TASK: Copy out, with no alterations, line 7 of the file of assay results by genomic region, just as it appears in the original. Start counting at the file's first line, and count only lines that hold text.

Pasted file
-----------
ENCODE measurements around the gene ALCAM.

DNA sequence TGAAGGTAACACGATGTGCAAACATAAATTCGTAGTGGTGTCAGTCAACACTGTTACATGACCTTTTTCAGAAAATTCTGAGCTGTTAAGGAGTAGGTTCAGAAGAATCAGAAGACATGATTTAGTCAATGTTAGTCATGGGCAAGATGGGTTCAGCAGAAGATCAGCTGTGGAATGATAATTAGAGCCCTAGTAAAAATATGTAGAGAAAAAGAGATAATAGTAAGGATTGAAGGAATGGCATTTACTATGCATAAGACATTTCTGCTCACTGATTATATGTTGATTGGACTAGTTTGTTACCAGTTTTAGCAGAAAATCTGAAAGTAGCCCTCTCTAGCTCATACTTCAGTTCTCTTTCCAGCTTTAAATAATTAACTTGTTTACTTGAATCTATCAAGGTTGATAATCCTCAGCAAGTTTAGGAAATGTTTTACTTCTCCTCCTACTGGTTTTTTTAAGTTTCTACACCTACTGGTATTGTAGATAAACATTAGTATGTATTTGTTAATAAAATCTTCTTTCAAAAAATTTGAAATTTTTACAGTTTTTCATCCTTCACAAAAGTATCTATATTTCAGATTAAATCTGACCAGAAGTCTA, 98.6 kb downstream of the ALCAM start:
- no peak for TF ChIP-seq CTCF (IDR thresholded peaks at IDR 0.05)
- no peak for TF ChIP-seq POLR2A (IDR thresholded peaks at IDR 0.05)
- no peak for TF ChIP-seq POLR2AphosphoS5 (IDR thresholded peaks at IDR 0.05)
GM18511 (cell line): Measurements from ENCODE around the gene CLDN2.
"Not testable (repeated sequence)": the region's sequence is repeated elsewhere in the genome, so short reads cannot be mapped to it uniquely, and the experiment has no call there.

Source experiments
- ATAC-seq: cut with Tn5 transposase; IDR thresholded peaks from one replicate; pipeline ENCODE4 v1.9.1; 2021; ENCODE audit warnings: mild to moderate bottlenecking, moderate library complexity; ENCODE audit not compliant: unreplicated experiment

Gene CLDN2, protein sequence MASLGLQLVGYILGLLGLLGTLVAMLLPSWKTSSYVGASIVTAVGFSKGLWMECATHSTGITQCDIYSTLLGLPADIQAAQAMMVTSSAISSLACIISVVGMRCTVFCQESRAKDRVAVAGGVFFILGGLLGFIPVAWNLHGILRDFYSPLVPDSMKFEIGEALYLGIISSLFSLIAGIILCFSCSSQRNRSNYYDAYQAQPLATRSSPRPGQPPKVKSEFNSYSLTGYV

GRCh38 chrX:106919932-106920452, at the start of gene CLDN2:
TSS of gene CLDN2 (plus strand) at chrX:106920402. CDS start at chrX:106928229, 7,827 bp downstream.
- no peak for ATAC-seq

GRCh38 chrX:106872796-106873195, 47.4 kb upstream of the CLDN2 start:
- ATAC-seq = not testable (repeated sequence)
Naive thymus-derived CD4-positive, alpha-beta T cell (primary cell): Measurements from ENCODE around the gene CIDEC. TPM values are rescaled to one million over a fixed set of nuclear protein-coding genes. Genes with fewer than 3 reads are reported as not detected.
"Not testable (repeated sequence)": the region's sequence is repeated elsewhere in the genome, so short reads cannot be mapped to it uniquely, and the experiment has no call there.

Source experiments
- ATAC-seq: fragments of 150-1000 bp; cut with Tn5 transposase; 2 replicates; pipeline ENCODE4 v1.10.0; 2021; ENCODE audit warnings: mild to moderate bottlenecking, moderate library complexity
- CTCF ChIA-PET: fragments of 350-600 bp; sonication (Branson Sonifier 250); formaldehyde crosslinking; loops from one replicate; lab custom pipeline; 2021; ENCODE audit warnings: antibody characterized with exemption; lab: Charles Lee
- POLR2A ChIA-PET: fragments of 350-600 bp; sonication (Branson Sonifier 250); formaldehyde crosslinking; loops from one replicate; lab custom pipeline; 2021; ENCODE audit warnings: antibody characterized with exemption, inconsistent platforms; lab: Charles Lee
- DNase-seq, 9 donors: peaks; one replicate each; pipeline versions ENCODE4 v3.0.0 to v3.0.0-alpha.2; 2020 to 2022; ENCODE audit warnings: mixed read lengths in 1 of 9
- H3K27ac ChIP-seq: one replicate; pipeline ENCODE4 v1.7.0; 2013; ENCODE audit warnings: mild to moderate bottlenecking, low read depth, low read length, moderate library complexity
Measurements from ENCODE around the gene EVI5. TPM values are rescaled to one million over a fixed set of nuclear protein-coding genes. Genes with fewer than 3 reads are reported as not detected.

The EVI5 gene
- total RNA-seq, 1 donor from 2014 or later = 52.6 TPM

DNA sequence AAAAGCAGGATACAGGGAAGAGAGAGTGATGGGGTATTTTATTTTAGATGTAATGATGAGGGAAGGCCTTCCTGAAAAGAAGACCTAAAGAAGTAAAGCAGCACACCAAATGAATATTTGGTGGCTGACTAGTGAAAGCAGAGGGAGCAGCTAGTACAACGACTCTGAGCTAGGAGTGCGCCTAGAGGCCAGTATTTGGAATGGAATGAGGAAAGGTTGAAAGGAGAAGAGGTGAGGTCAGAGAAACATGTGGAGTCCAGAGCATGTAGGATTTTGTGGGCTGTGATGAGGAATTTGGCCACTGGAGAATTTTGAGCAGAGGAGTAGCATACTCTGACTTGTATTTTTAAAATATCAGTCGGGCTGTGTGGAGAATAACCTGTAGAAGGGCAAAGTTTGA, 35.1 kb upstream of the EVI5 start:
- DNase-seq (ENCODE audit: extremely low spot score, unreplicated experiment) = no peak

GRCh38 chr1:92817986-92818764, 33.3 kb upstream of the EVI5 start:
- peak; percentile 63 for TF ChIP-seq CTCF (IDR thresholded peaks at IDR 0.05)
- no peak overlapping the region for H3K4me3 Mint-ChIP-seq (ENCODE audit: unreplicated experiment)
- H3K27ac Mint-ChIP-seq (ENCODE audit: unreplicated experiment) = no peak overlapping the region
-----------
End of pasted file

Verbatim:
"Not testable (repeated sequence)": the region's sequence is repeated elsewhere in the genome, so short reads cannot be mapped to it uniquely, and the experiment has no call there.